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Poignant and precious: How to live out the nation’s greatest story for D-Day 75

This year marks the 75th anniversary of perhaps the most important day in modern British history: D-Day.

It is difficult to imagine the sheer scale and human expense of the operation that would eventually turn the tide of the war in Western Europe, though we are surrounded with poignant and precious artefacts – both in Britain and in France – that are not only easy to discover, but truly bring to life the story of June 6, 1944.

This 75th anniversary offers the perfect opportunity to discover the story of D-Day first-hand, and here’s how to do it over five days, split between both sides of the Channel.

Day One: IWM Duxford and the American Air Museum, Duxford

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One hour north of London, this historic airfield was in use during World War I but earned its wings, so to speak, when it became the base for the 82nd, 83rd and 84th US air squadrons in World War II. Today, all but one of its original hangars still stand – the one missing was blown up during filming for Gus Hamilton’s Battle of Britain film.

While the site is quiet, almost tranquil today, in the early hours of June 6, 1944, it would have been alive with the roars of engines, with gliders and bombers taking off in a seemingly endless stream. Many of the aircraft that flew from Duxford can now be seen inside the American Air Museum, built on the site in 1997.

To make your visit to IWM Duxford truly special, look out for the Daks Over Duxford event on June 4-5 to get a glimpse of what the skies over Normandy might have looked like 75 years ago.

How: Tickets for IWM Duxford cost from £18 (£20 on the day) and include entry to the American Air Museum, Historic Duxford and the Airborne Assault Museum. Visit iwm.org.uk/visits/iwm-duxford.

Day Two: HMS Belfast and Churchill War Rooms, London

The battle may have been fought in Normandy, but it was orchestrated from Winston Churchill’s command centre beneath Whitehall, which has been delicately preserved and transformed into an IWM museum.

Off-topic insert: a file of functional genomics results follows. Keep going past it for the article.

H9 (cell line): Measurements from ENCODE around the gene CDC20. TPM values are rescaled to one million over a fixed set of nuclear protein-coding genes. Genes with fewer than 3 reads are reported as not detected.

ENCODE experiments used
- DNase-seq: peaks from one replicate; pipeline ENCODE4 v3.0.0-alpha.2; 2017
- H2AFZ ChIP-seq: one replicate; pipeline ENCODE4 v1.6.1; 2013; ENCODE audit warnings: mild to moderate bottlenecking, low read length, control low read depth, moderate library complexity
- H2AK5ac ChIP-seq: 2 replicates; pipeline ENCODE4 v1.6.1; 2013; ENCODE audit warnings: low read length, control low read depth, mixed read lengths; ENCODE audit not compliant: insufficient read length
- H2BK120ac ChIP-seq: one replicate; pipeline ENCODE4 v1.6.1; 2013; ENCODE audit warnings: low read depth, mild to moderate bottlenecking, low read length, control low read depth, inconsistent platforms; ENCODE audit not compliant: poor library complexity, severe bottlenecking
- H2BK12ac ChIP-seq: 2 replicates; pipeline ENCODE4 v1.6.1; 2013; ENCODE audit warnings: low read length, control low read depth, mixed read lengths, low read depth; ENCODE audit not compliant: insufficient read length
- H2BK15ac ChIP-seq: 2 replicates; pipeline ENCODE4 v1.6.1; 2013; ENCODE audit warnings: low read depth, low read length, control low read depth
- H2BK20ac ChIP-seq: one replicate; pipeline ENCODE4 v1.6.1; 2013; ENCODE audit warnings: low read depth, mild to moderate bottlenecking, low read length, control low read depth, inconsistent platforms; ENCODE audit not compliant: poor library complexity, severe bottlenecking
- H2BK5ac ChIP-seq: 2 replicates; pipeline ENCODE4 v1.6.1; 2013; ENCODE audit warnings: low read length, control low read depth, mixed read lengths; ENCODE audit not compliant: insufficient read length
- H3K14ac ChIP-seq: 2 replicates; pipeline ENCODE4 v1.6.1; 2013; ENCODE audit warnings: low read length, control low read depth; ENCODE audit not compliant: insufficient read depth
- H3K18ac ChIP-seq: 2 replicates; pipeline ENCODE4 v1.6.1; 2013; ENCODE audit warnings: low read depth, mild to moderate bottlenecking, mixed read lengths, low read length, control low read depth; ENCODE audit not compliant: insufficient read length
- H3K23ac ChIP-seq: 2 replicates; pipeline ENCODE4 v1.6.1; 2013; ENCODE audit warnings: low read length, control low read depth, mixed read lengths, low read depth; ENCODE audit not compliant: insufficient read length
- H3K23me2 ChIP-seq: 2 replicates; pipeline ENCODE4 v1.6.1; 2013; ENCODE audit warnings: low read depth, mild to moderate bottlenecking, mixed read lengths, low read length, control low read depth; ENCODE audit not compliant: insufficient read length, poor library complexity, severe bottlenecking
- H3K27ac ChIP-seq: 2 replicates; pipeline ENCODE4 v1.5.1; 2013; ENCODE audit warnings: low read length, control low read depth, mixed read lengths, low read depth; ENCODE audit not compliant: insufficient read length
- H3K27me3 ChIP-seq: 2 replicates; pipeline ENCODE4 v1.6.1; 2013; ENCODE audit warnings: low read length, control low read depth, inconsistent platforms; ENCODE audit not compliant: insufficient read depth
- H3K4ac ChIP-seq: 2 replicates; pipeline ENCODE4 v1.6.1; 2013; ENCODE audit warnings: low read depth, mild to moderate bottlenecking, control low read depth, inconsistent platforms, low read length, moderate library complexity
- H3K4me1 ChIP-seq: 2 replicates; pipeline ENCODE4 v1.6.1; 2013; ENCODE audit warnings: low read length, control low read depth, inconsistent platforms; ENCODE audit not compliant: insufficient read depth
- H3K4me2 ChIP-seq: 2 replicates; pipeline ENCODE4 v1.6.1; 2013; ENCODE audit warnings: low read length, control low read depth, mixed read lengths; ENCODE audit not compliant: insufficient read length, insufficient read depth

With a guided tour, you’ll have the chance to pace the corridors and explore the rooms from which Churchill and his staff sent their orders to the front. You can tour everything from the conference room, to Churchill’s bedroom and, my personal favourite, the Map Room. Note the pinholes still left in the wall – every one of them tells a story.

Notoriously reckless, it was only thanks to King George VI’s intervention that Winston Churchill didn’t hop aboard HMS Belfast and join the D-Day assault himself. But you can live out his fantasy today, by exploring this marvellous battleship moored outside London Bridge Station, dipping and diving in and out of the bridge, the engine room, the crew’s quarters, even the six-inch cannons – which, on D-Day, fired around 4,000 shells at a rate of 96 per minute.

How: Tickets for HMS Belfast start from £16.20 (£18 on the day). See iwm.org.uk/visits/hms-belfast. Tickets for Churchill War Rooms start from £22. See iwm.org.uk/visits/churchill-war-rooms.

Day Three: Mémorial Pegasus Museum and the Caen Memorial, Normandy

Peagsus-Bridge-Bullet-Holes (Jonjo Mausdley/PA)
Peagsus-Bridge-Bullet-Holes (Jonjo Mausdley/PA)

Travel in comfort on an overnight ferry from Portsmouth to Caen, a journey not dissimilar to the one the landing craft would have taken on the morning of June 6, 1944. But while today it’s possible to book a bedroom with en-suite bathroom (from just £85; brittany-ferries.co.uk), the soldiers at that time would have barely had space to stand amongst the equipment they had to carry. The seas on the night of June 6 were notoriously choppy – so you can imagine the soldiers wouldn’t have had much sleep.